1st November 2019
SME Alliance demands banking resolution scheme has fair remit
SME Alliance, the support, knowledge sharing and lobby group, has called on the Business Banking Resolution Service (BBRS) not to prejudge which businesses are eligible for compensation after concerns were raised about terms on the BBRS website.
The BBRS was launched today to “to resolve disputes between eligible small and medium sized businesses and participating banks” without having to go to court.
SME Alliance directors, Nikki Turner and Andy Keats, along with SME Alliance member, Derek Carlisle, dedicated many hours to help create the BBRS. They welcome the launch, and are encouraging SME Alliance members to sign up for the pilot scheme that will test the process over the next few months.
However, Mrs Turner and Mr Keats have serious concerns about the section of the BBRS website about which SMEs are eligible for the scheme, notably the part that says: “We will be unable to consider complaints for which customers have already been included within the scope of reviews we recognise to be independent, once these reviews have been confirmed.”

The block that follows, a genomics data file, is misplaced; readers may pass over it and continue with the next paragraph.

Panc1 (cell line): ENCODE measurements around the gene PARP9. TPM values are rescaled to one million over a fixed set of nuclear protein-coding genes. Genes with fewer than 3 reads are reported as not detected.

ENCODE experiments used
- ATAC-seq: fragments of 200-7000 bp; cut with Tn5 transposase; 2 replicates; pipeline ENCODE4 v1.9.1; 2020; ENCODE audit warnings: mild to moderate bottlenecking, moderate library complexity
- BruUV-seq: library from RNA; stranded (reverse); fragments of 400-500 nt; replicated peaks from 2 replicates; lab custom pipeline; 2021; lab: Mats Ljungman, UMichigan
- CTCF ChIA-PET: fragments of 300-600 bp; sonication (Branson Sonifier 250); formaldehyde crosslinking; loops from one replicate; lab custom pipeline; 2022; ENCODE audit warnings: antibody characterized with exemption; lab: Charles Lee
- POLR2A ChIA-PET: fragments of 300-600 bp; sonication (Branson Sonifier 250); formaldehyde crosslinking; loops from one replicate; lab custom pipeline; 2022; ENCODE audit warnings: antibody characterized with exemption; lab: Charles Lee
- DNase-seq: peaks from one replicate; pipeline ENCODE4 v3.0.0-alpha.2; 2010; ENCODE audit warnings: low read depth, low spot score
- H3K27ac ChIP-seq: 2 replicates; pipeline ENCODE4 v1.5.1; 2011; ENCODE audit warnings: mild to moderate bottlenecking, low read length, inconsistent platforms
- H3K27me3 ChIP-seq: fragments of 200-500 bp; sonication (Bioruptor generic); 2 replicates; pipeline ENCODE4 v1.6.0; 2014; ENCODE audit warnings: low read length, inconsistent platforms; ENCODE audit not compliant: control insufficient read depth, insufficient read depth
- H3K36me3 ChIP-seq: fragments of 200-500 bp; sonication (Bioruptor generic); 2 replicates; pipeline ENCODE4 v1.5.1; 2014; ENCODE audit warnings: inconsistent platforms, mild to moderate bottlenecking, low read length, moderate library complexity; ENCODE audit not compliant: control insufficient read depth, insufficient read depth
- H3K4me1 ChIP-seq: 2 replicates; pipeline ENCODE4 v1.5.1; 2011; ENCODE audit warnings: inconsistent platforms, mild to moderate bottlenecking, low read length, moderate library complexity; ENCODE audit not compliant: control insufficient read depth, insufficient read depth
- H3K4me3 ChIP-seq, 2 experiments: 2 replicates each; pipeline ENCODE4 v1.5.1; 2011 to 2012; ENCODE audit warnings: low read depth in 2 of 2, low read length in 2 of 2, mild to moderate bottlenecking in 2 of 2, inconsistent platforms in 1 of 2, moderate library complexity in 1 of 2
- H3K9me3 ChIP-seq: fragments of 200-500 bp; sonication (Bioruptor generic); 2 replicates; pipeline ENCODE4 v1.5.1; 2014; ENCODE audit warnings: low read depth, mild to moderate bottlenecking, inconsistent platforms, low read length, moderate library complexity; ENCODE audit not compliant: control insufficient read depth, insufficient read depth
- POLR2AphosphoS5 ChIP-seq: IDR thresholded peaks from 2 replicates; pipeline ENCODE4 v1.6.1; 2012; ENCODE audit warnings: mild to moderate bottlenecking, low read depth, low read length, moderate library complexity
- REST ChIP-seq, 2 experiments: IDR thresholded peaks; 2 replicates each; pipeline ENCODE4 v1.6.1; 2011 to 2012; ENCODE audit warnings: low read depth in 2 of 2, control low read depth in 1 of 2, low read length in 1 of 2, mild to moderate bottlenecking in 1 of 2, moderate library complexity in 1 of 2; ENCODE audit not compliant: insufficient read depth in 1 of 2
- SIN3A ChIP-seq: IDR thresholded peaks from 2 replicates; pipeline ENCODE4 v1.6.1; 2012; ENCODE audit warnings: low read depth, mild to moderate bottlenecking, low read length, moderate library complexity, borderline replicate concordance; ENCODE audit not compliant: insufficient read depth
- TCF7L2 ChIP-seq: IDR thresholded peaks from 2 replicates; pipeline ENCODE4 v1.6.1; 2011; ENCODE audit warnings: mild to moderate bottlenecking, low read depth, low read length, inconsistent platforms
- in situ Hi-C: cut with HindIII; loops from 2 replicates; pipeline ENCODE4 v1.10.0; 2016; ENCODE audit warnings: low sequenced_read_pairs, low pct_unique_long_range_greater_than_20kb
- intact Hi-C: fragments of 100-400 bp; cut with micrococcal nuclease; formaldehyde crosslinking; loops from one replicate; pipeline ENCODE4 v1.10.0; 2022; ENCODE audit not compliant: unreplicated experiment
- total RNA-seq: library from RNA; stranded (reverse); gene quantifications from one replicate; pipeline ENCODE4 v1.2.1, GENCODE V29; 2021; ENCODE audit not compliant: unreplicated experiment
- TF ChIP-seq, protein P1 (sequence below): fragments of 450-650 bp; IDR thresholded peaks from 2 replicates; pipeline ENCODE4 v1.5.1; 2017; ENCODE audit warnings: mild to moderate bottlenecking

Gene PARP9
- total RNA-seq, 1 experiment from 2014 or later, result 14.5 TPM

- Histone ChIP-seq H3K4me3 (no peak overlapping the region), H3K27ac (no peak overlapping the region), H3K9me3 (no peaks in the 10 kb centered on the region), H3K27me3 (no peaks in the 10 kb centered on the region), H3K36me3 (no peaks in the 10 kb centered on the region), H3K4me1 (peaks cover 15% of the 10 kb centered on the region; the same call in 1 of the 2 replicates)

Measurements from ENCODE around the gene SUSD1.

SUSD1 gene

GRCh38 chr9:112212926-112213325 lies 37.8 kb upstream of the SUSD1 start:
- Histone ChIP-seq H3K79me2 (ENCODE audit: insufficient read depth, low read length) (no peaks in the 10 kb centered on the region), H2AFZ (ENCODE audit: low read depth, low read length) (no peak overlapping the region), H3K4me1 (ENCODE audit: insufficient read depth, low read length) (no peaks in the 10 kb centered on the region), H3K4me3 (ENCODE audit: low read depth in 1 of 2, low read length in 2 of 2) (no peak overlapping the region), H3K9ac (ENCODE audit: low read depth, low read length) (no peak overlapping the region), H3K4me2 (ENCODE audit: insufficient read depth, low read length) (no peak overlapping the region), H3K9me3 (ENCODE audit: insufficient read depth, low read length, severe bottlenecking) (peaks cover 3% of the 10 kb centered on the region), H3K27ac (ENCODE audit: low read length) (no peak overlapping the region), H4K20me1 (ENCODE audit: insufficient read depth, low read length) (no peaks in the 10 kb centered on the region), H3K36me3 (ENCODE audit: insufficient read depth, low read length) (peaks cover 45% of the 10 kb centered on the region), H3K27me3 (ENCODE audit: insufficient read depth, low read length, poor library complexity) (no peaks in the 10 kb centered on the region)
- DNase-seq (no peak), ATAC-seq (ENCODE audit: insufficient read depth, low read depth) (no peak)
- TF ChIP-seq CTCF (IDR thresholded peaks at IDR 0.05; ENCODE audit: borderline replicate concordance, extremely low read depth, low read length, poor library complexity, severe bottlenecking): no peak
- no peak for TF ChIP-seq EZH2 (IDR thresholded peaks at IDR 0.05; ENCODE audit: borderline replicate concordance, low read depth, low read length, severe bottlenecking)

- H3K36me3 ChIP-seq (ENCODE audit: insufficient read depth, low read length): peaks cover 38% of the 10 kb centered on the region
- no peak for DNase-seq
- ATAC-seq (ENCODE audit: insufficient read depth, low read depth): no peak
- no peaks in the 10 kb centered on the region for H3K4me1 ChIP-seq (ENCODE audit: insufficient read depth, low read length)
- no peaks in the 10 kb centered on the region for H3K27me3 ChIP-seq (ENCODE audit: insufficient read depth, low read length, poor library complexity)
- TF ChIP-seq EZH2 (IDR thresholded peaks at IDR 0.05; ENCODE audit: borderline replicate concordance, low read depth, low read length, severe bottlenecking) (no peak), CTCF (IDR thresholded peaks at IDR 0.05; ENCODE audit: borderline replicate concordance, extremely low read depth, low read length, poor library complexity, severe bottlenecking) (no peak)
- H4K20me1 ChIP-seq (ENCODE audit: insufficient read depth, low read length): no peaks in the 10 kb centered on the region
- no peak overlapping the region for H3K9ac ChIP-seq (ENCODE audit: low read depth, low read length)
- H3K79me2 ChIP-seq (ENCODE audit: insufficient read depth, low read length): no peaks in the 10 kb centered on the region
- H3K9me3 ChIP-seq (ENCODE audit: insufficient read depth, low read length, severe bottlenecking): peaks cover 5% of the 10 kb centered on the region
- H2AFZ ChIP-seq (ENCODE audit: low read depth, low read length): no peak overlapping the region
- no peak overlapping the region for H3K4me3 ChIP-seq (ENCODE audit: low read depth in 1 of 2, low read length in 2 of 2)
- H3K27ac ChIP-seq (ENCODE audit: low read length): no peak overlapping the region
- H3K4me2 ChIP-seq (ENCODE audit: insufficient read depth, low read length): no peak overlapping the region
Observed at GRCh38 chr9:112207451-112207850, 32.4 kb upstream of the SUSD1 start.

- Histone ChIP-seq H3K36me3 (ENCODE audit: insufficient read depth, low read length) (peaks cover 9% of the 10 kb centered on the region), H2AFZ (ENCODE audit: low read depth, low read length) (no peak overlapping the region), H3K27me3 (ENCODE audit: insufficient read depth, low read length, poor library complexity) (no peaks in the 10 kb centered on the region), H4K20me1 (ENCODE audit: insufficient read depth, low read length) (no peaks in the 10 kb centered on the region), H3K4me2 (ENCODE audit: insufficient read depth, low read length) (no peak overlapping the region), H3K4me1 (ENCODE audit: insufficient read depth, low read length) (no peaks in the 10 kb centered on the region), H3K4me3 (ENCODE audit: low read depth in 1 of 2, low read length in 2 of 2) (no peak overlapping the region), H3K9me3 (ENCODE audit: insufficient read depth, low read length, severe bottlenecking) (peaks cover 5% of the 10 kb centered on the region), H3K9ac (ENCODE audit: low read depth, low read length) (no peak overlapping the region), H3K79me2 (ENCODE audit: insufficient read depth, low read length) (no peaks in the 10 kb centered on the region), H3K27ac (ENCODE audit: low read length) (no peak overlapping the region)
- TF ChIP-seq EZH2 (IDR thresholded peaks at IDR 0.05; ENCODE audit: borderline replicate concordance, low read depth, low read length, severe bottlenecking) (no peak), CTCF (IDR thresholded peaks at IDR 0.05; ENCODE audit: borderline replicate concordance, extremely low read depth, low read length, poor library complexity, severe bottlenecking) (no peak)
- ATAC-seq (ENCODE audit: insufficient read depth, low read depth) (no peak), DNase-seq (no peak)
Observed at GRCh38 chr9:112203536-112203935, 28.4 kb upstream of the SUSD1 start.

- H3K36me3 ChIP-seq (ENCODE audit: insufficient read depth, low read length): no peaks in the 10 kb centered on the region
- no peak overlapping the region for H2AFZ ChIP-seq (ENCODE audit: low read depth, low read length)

SME Alliance will be meeting the BBRS early next week to clarify which that means, as the BBRS has also stated it will not finally determine eligibility issues until it has run its live pilot.
Said Nikki Turner: “The BBRS has to be fair, transparent and consistent, yet its policies on eligibility are confusing and contradictory. There is no way you could consider compensation schemes run by the banks as ‘independent’. Unless the BBRS sort out this eligibility issue, we face the prospect of the vast majority of historical claims by SMEs being excluded, which would make the whole process a farce.”